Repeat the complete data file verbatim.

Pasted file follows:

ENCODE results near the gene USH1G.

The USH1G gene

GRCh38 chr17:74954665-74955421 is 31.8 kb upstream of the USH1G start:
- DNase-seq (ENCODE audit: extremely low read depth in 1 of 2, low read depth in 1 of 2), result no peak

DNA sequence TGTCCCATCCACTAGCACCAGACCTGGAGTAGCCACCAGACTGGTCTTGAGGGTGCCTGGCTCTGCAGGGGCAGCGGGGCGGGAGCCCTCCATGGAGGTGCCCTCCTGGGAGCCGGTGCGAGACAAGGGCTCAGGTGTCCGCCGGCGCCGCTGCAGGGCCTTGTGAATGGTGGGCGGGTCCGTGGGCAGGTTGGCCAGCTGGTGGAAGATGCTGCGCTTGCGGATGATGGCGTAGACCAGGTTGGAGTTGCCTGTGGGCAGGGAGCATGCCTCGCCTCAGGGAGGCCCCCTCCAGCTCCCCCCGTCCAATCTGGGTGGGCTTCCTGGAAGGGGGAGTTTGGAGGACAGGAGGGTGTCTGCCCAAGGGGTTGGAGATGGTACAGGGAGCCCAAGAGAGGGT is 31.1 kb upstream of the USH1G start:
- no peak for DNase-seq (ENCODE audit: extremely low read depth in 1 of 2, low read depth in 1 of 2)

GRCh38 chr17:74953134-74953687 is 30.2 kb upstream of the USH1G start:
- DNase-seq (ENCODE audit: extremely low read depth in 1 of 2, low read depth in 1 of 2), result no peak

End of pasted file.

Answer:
ENCODE results near the gene USH1G.

The USH1G gene

GRCh38 chr17:74954665-74955421 is 31.8 kb upstream of the USH1G start:
- DNase-seq (ENCODE audit: extremely low read depth in 1 of 2, low read depth in 1 of 2), result no peak

DNA sequence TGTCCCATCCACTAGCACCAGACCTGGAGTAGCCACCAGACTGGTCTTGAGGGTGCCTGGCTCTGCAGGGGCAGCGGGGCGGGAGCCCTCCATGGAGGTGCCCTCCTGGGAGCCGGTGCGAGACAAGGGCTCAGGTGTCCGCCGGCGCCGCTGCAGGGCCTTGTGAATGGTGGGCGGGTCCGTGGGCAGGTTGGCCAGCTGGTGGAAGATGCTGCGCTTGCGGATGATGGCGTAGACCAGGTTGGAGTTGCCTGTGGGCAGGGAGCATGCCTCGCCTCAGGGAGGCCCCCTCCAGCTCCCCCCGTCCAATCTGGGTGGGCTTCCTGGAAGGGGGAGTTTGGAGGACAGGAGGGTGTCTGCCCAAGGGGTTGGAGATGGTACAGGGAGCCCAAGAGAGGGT is 31.1 kb upstream of the USH1G start:
- no peak for DNase-seq (ENCODE audit: extremely low read depth in 1 of 2, low read depth in 1 of 2)

GRCh38 chr17:74953134-74953687 is 30.2 kb upstream of the USH1G start:
- DNase-seq (ENCODE audit: extremely low read depth in 1 of 2, low read depth in 1 of 2), result no peak